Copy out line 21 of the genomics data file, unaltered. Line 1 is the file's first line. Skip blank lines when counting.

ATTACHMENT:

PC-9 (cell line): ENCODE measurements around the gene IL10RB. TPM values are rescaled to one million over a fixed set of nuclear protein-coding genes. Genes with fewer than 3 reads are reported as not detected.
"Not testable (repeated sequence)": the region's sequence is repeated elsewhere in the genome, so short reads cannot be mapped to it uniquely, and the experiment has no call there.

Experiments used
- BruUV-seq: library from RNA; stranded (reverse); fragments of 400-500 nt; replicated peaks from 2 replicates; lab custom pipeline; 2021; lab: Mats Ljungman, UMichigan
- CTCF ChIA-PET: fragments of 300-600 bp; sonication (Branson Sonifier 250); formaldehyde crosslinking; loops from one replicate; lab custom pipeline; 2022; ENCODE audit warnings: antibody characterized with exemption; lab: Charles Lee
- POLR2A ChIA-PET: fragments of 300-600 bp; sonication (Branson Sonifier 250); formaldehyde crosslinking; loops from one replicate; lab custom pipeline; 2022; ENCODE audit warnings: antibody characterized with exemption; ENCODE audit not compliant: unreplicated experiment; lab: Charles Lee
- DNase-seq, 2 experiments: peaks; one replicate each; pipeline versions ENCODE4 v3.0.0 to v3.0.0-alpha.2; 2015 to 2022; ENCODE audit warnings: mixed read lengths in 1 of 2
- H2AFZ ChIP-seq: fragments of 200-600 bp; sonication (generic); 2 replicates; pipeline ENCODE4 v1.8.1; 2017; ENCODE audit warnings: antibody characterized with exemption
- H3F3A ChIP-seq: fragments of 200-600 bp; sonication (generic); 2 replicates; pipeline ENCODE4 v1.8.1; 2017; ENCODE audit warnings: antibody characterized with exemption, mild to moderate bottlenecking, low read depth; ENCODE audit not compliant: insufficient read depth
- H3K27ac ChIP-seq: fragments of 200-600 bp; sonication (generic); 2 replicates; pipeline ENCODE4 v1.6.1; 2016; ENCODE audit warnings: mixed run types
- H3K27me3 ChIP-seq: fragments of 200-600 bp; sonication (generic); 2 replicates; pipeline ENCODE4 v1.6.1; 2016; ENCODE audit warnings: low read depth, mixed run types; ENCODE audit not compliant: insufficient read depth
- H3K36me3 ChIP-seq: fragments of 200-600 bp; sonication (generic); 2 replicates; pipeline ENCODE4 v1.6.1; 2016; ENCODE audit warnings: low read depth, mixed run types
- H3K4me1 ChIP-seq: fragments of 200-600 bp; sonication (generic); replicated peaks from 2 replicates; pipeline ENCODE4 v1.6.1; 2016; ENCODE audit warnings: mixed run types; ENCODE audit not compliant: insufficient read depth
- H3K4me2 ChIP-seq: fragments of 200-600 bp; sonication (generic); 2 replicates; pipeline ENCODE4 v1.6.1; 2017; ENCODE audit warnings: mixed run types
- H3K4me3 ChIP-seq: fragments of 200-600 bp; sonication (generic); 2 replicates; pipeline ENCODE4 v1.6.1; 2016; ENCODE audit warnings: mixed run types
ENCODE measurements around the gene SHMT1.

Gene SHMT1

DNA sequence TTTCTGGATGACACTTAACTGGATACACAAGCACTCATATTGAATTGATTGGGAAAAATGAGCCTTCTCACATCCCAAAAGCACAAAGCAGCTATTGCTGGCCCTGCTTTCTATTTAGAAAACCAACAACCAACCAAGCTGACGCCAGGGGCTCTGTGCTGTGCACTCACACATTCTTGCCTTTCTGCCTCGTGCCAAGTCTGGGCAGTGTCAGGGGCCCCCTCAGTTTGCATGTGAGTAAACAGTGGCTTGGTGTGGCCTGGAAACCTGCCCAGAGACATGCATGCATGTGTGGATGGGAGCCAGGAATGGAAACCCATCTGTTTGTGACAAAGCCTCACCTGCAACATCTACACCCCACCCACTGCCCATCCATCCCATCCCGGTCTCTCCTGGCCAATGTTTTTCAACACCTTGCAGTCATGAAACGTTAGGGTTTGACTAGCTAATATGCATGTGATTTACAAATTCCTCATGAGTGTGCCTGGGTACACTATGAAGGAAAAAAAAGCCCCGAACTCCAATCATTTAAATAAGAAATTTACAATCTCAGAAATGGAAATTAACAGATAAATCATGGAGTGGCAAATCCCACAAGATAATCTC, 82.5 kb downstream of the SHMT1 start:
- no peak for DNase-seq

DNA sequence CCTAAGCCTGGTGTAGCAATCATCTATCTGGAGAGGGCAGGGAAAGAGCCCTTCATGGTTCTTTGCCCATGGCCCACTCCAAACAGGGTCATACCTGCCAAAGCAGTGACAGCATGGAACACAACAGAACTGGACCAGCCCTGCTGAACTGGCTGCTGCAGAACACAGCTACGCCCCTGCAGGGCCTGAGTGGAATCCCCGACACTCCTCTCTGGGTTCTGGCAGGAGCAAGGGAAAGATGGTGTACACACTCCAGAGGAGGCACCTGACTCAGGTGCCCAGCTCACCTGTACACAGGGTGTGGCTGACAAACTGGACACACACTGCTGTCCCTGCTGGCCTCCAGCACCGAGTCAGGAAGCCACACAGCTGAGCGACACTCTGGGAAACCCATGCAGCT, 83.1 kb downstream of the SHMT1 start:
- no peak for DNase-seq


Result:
- no peak for DNase-seq